dilluns, 2 de maig de 2011

Bradford

The Yorkshire ripper was from Bradford. The prostitutes who came down to London on the train on 'cheap-day return' tickets were from bradford. At a time when de game of soccer was threatened by so many troubles, Bradford seemed to have troubles of the most extreme kind. Days after the deaths in Brussels at the Heysel stadium, forty-seven Bradford football supporters were killed in one of the worst fires in the history of the sport. Eighteen months later, there was yet another fire, and a match stopped because of crowd violence.
[...]

It was everything I imagined a Bradford working-class community would be like, except that there was one difference. Everyone I'd seen since I arrived was Pakistani. I had yet to see a white face.
[...]

That evening, Jane –the friend I was staying with– and I decided to go put. we walked down the hill and into the centre of the town. It looked like many other town centres in Britain. The subways under the rundabouts stank of urine; graffiti defaced them and lakes of rainwater gathered at the bottom of the stairs. There was a massive shopping centre with unnatural lighting; some kids were rollerskating through it, pursued by three pink-faced security guards in paramilitary outfits. The shops were also the same: Rymans, Smiths, Dixons, the National Westminster Bank. I hadn't become accustomed to Bradford and found myself making simple comparisons with London. The clothes people wore were shabby and old; they looked as if they'd been bought in jumble sales or second-hand shops. And their faces had an unhealthy aspect: some were malnourished.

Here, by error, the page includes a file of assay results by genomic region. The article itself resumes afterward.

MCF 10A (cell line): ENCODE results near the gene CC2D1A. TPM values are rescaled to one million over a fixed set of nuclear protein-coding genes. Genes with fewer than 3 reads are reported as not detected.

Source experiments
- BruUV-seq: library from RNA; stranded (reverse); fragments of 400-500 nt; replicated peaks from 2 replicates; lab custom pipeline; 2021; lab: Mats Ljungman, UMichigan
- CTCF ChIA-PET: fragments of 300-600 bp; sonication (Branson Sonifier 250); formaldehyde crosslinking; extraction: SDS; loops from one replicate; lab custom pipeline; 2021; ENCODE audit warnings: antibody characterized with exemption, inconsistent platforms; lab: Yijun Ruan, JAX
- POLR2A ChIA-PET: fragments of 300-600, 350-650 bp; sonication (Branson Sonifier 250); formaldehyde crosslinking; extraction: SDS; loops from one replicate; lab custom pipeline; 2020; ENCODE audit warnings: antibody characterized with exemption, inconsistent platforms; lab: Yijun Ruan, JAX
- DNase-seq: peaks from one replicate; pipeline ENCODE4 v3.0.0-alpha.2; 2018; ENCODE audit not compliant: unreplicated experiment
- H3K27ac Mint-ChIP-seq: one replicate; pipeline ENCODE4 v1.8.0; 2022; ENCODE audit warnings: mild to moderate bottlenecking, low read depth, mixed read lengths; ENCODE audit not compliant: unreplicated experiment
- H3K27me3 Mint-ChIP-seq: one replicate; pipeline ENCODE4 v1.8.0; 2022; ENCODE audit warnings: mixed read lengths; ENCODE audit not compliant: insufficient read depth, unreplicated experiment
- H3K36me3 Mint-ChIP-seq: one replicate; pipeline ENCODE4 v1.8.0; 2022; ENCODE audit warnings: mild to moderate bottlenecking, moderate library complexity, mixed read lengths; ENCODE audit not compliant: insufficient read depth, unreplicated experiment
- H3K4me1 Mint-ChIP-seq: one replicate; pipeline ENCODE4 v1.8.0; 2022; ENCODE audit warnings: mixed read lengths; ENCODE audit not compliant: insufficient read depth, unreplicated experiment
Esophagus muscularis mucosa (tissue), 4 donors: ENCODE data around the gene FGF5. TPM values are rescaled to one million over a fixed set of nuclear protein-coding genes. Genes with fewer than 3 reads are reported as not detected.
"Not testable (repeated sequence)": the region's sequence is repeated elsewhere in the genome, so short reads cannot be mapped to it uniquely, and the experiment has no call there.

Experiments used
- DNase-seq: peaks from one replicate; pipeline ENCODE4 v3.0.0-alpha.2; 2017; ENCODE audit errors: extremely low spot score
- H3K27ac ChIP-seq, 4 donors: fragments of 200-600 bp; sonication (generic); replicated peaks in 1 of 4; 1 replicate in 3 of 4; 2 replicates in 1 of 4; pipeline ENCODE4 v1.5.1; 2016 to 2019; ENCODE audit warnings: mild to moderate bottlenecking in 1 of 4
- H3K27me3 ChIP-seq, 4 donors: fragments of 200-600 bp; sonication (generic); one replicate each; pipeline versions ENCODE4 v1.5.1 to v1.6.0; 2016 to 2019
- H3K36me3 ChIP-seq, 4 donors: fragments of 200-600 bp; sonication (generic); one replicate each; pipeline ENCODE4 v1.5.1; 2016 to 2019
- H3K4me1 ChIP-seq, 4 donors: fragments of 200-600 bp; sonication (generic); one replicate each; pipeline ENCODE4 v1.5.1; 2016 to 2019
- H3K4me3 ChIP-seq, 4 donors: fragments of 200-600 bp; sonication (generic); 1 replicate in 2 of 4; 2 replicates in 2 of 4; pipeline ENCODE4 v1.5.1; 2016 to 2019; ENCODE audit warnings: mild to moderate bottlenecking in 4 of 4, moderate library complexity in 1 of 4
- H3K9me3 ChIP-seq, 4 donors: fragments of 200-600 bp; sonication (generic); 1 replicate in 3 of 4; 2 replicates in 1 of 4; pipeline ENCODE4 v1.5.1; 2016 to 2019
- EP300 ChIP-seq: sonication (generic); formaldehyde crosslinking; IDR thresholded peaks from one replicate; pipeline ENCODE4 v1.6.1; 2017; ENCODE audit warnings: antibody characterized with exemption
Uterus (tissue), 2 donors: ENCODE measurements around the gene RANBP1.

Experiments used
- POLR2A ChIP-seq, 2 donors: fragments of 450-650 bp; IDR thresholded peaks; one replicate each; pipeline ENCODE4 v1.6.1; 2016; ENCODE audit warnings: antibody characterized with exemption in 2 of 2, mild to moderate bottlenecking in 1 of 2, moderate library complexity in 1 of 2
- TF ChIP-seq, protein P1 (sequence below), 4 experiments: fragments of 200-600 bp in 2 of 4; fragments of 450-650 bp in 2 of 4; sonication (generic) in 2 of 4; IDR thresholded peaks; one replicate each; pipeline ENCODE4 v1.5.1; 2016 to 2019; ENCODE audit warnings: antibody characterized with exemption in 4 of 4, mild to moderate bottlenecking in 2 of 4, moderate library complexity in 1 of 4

As we crossed the city, I could see that some parts looked old-fashioned. They reminded me of my English grandfather and the Britain of my childhood: pigeon keeping, greyhound racing, roast beef eating and pianos in pubs. Outside the centre, there were shops you'd rarely see in London now: drapers, ironmongers, fish and chip shops that still used newspaper wrappers, barber's shops with photographs in the window of men with Everly Brothers haircuts. And here, among all this, I also saw the Islamic Library and the Ambala Sweet Centre where you could buy spices: dhaniya, haldi, garam masala, and dhal and ladies' fingers. There wew Asian video shops where you could buy tapes of songs of Master SAjjad, Nayyara, Alamgir, Nazeen and M. Ali Shahaiky.

Hanif Kureishi, Granta. Bradford.

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